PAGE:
The MPO's Public Involvement Plan (PIP) indicates opportunities for all segments of the public to be involved in the metropolitan transportation planning process. Groups include the general public, representatives of transportation services, community representatives, and many others.
Below is the current PIP, approved April 21, 2021.
These procedures address in-person meeting policies and procedures, including best practices for COVID spread-prevention. They also include procedures for electronic meetings, as enabled by IC 5-14 (as modified by HEA 1437) which may be invoked in the event of a natural disaster, weather, health, or other emergency.
The MPO's Complete Streets Policy was adopted in 2014 and amended in October 2016. Building complete streets provides many benefits to residents, business owners, developers, and the community as a whole. First and foremost, embracing the complete streets concept will help create balanced transportation systems by providing accessible, safe, and efficient connections between destinations. It will bolster economic growth and stability while increasing property values. It will enhance job growth, improve safety, improve public health and fitness, reduce harmful emissions, and reduce the overall demand on our roadways by allowing people to replace motor vehicle trips with active transportation options. Secondly, integrating sidewalks, bike facilities, transit amenities, and safe crossings into the initial design of a project spares the expense and complications of retrofits implemented at a later date. Thirdly, proactively planning for a multimodal transportation system can promote its integration with land use policies to encourage sustainable development.
FHWA and FTA are required to jointly review and evaluate the transportation planning process for each urbanized area over 200,000 in population at least every four years to determine if the process meets the Federal planning requirements.
The purpose of Title VI of the Civil Rights Act of 1964 is to prohibit programs that receive federal funds from discriminating against participants or clients on the basis of race, color or national origin. The MPO's Title VI Complaint Procedures were developed as a guideline to be followed should a Title VI complaint be filed with the MPO. Contact Jen Higginbotham for more information.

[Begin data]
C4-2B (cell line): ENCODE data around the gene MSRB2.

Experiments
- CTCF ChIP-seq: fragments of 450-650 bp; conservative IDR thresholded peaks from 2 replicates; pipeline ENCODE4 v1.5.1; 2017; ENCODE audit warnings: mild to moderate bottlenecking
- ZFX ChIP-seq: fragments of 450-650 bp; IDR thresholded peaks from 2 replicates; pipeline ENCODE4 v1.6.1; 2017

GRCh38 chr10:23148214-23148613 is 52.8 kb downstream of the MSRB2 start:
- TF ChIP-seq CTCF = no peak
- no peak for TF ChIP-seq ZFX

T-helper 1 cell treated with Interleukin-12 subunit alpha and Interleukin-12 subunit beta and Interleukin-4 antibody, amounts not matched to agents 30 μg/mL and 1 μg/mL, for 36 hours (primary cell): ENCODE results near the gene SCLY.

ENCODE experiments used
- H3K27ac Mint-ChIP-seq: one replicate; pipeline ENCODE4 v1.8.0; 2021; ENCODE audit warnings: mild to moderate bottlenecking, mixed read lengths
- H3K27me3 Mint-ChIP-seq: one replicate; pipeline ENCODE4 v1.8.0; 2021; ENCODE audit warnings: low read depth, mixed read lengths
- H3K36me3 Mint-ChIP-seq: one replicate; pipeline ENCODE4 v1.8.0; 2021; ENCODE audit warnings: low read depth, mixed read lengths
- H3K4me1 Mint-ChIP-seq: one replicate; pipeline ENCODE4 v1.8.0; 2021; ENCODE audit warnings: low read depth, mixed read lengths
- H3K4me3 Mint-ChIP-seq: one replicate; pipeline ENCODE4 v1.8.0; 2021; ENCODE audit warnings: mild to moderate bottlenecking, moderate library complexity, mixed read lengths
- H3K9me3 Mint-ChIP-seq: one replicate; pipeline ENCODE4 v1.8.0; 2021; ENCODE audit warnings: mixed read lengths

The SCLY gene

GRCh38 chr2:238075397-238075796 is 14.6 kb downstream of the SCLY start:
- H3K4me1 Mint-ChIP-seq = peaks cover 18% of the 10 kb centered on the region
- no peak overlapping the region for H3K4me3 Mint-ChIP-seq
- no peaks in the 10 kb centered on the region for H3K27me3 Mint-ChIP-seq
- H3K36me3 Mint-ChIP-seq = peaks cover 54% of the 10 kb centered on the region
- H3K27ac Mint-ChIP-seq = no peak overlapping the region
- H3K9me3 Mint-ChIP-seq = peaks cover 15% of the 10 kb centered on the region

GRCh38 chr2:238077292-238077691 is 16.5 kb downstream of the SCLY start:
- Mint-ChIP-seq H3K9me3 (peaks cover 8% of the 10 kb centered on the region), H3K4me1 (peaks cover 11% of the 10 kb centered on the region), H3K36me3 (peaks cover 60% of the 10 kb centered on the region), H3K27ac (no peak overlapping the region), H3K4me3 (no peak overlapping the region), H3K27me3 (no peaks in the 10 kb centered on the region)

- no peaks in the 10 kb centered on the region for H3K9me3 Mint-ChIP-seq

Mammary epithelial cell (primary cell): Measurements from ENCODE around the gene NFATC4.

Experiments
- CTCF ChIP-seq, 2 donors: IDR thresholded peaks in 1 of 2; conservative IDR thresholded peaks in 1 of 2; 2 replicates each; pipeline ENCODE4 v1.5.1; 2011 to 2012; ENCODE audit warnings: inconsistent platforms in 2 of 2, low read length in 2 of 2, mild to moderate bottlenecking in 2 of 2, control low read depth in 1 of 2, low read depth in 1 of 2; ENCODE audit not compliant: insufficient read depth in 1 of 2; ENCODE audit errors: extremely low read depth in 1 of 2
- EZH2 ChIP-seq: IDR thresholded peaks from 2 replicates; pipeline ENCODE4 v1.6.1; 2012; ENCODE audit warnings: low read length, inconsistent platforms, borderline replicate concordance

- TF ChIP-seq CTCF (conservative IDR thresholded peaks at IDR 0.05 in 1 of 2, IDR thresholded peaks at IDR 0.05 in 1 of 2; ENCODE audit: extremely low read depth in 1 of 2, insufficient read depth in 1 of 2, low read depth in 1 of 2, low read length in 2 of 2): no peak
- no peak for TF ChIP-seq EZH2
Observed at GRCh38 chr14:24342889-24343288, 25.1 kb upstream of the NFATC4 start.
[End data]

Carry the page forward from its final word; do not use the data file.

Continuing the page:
ADA compliance is a key component of compliance with all federal regulations, including transportation from the U.S. Department of Transportation. Check out the LPA Resources page for ADA guides and internet resources.
The Indianapolis MPA lies within or partly within areas previously classified as non-attainment by the U.S. Environmental Protection Agency, but is currently designated as in attainment for both the National Ambient Air Quality Standard (NAAQS) for Ozone (2008 8-hour standard) and for fine particulate matter (PM 2.5). The MPO currently monitors air quality for Ozone pollutants and reports on transportation conformity for our region.
In accordance with the 23 CFR part 450 and 40 CFR 51.390, an Interagency Consultation Group (ICG) been formed to oversee transportation conformity analysis, and public consultation is included in the review of the projects and transportation conformity analysis results. The ICG includes representatives from the Indiana Department of Transportation (INDOT), the Madison County Council of Governments, the Columbus Area MPO, the Indianapolis Department of Public Works (DPW), the Indiana Department of Environmental Management (IDEM), and others.
The following documents act as guidelines for the ICG.
This procurement document applies to all purchases and/or procurements by the Indianapolis Metropolitan Planning Organization without regard to the source of funds, including local funds, State, and Federal assistance funding, except as provided by law. All procurement transactions will be conducted in a manner providing full and open competition consistent with the standards outlined in United States Code and Indiana Code.